This weekend, Paul Thomas Anderson's much-anticipated film "The Master" opens in theaters. The movie stars Phillip Seymour Hoffman as Lancaster Dodd, an intellectual faith-based leader who has a manipulative relationship with his followers, especially his manic, violent right-hand man (played by Joaquin Phoenix).
Anderson has stated that Hoffman's character was inspired by L. Ron Hubbard, the science-fiction writer-turned-founder of the controversial Church of Scientology. Despite the production's insistence that the film is not an expose about Scientology, it has still been the movie's biggest talking point -- and this week, angry members of the church have allegedly begun harassing the movie's distributor the Weinstein Company (and intend to mount more initiatives that will attack the film).
"The Master" is not the first movie to explore the origins of a faith-based organization. Moviefone looks at a variety of films -- from historical dramas to science-fiction adventures -- that have raised heated conversations simply for willing to question religious beliefs.
The Devils (1971)
<strong>What It Said:</strong> The violent erotic horror film showed that Urban Grandier, a real-life 17th-century priest who was burned at the stake for acts of witchcraft, was not only framed by the political machinations of Cardinal Richelieu, but also by an insane sexually-repressed nun. <strong> Reaction:</strong> Its criticisms of the Catholic Church's conspiratorial bid for power, combined with explicit sexual imagery, led to the film having many key moments cut for release in the U.S. and U.K. Footage was believed lost until recent restorations have attempted to complete the original version.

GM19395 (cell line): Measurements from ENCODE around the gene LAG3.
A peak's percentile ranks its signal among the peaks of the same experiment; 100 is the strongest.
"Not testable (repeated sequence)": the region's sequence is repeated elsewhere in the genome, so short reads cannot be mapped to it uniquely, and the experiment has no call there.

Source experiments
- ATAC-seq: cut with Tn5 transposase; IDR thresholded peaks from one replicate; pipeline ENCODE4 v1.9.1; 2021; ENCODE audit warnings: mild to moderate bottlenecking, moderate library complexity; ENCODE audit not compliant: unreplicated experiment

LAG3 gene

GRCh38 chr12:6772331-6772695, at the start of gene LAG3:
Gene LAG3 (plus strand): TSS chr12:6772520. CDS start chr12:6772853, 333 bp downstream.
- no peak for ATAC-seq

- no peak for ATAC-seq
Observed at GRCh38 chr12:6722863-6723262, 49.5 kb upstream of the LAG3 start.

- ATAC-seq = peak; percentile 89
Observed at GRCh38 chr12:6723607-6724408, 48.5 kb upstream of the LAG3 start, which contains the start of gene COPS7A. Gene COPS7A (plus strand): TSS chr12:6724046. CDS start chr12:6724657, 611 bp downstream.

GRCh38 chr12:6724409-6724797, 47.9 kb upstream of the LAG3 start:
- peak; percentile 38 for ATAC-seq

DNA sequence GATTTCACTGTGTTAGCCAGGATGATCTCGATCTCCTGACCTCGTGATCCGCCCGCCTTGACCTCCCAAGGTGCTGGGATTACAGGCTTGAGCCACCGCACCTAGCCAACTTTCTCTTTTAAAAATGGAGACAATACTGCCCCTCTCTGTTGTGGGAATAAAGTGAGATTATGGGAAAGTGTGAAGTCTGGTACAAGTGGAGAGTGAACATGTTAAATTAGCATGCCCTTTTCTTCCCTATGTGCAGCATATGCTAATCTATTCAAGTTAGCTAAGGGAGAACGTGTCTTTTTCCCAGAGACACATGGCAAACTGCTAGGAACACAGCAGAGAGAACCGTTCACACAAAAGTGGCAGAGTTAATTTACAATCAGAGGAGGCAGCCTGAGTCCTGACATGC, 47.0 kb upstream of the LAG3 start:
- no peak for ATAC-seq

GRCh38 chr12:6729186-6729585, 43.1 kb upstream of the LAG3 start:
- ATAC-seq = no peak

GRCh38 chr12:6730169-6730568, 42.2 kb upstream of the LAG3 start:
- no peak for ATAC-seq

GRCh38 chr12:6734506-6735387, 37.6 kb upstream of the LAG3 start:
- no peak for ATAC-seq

The Last Temptation of Christ (1988)
<strong>What It Said:</strong> Jesus Christ struggled with his divine mission and his humanity; he was at times self-loathing, sinful, doubtful of his destiny, conspired with Judas to hand himself over to the Romans and contemplated a life with many wives and children. <strong> Reaction:</strong> Several Christian fundamentalist groups protested the film before release, theater chains boycotted the movie and it has been banned in multiple countries. On October 22, 1988 the Saint Michael Theater in Paris was firebombed by fundamentalists for playing the movie; several people were severely burned.
The Wicker Man (1973)
<strong>What It Said:</strong> A devout and celibate Christian police officer learns how far an island of Celtic pagan practitioners will go to ensure a bountiful harvest when agricultural science fails them. <strong> Reaction:</strong> The film has been dubbed "the 'Citizen Kane' of horror movies," adapted for the stage and even been the subject of a three-day academic conference at the University of Scotland.
The Da Vinci Code (2006)
<strong>What It Said:</strong> Mary Magdalene is the real Holy Grail, and she produced a lineage with Jesus Christ. Furthermore, the Opus Dei of the Catholic Church will murder anyone in their path to ensure this secret never sees the light of day. <strong> Reaction:</strong> The Vatican called for a boycott; it was deemed morally offensive by the U.S. Conference of Catholic Bishops; was removed from public screenings in mainland China for unexplained reasons; and was outright banned in Pakistan, Sri Lanka and Lebanon.
The Invention of Lying (2009)